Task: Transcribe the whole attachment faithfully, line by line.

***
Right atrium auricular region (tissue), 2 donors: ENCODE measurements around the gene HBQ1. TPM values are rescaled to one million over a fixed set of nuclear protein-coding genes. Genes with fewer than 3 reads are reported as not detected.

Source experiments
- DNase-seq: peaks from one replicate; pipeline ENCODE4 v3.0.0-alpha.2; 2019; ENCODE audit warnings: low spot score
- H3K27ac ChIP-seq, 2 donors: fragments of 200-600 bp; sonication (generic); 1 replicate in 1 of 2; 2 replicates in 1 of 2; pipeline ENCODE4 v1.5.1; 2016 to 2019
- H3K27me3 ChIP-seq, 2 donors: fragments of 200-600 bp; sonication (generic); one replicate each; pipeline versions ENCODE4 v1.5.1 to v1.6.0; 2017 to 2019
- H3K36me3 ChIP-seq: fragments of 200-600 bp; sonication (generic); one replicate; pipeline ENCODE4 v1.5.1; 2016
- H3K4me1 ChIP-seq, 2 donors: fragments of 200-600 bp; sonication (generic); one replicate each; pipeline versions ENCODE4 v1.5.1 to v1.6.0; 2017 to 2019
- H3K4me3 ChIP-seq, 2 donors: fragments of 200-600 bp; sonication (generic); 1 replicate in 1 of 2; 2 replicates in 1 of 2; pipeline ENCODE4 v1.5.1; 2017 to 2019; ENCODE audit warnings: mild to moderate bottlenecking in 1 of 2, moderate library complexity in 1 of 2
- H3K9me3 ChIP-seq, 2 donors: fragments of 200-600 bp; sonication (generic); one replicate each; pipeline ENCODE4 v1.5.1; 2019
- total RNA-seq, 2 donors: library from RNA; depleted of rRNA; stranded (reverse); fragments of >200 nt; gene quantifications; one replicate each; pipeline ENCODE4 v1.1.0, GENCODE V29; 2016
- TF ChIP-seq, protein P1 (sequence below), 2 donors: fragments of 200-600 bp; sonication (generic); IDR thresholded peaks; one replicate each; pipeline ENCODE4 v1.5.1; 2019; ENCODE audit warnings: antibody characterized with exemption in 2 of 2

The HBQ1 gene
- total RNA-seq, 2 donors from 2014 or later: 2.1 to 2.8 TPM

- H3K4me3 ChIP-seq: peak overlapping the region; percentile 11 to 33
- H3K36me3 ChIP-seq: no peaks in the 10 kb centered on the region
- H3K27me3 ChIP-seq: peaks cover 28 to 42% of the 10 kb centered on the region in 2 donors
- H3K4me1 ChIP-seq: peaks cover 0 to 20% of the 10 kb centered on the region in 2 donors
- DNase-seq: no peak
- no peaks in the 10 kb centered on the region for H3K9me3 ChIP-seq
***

Right atrium auricular region (tissue), 2 donors: ENCODE measurements around the gene HBQ1. TPM values are rescaled to one million over a fixed set of nuclear protein-coding genes. Genes with fewer than 3 reads are reported as not detected.

Source experiments
- DNase-seq: peaks from one replicate; pipeline ENCODE4 v3.0.0-alpha.2; 2019; ENCODE audit warnings: low spot score
- H3K27ac ChIP-seq, 2 donors: fragments of 200-600 bp; sonication (generic); 1 replicate in 1 of 2; 2 replicates in 1 of 2; pipeline ENCODE4 v1.5.1; 2016 to 2019
- H3K27me3 ChIP-seq, 2 donors: fragments of 200-600 bp; sonication (generic); one replicate each; pipeline versions ENCODE4 v1.5.1 to v1.6.0; 2017 to 2019
- H3K36me3 ChIP-seq: fragments of 200-600 bp; sonication (generic); one replicate; pipeline ENCODE4 v1.5.1; 2016
- H3K4me1 ChIP-seq, 2 donors: fragments of 200-600 bp; sonication (generic); one replicate each; pipeline versions ENCODE4 v1.5.1 to v1.6.0; 2017 to 2019
- H3K4me3 ChIP-seq, 2 donors: fragments of 200-600 bp; sonication (generic); 1 replicate in 1 of 2; 2 replicates in 1 of 2; pipeline ENCODE4 v1.5.1; 2017 to 2019; ENCODE audit warnings: mild to moderate bottlenecking in 1 of 2, moderate library complexity in 1 of 2
- H3K9me3 ChIP-seq, 2 donors: fragments of 200-600 bp; sonication (generic); one replicate each; pipeline ENCODE4 v1.5.1; 2019
- total RNA-seq, 2 donors: library from RNA; depleted of rRNA; stranded (reverse); fragments of >200 nt; gene quantifications; one replicate each; pipeline ENCODE4 v1.1.0, GENCODE V29; 2016
- TF ChIP-seq, protein P1 (sequence below), 2 donors: fragments of 200-600 bp; sonication (generic); IDR thresholded peaks; one replicate each; pipeline ENCODE4 v1.5.1; 2019; ENCODE audit warnings: antibody characterized with exemption in 2 of 2

The HBQ1 gene
- total RNA-seq, 2 donors from 2014 or later: 2.1 to 2.8 TPM

- H3K4me3 ChIP-seq: peak overlapping the region; percentile 11 to 33
- H3K36me3 ChIP-seq: no peaks in the 10 kb centered on the region
- H3K27me3 ChIP-seq: peaks cover 28 to 42% of the 10 kb centered on the region in 2 donors
- H3K4me1 ChIP-seq: peaks cover 0 to 20% of the 10 kb centered on the region in 2 donors
- DNase-seq: no peak
- no peaks in the 10 kb centered on the region for H3K9me3 ChIP-seq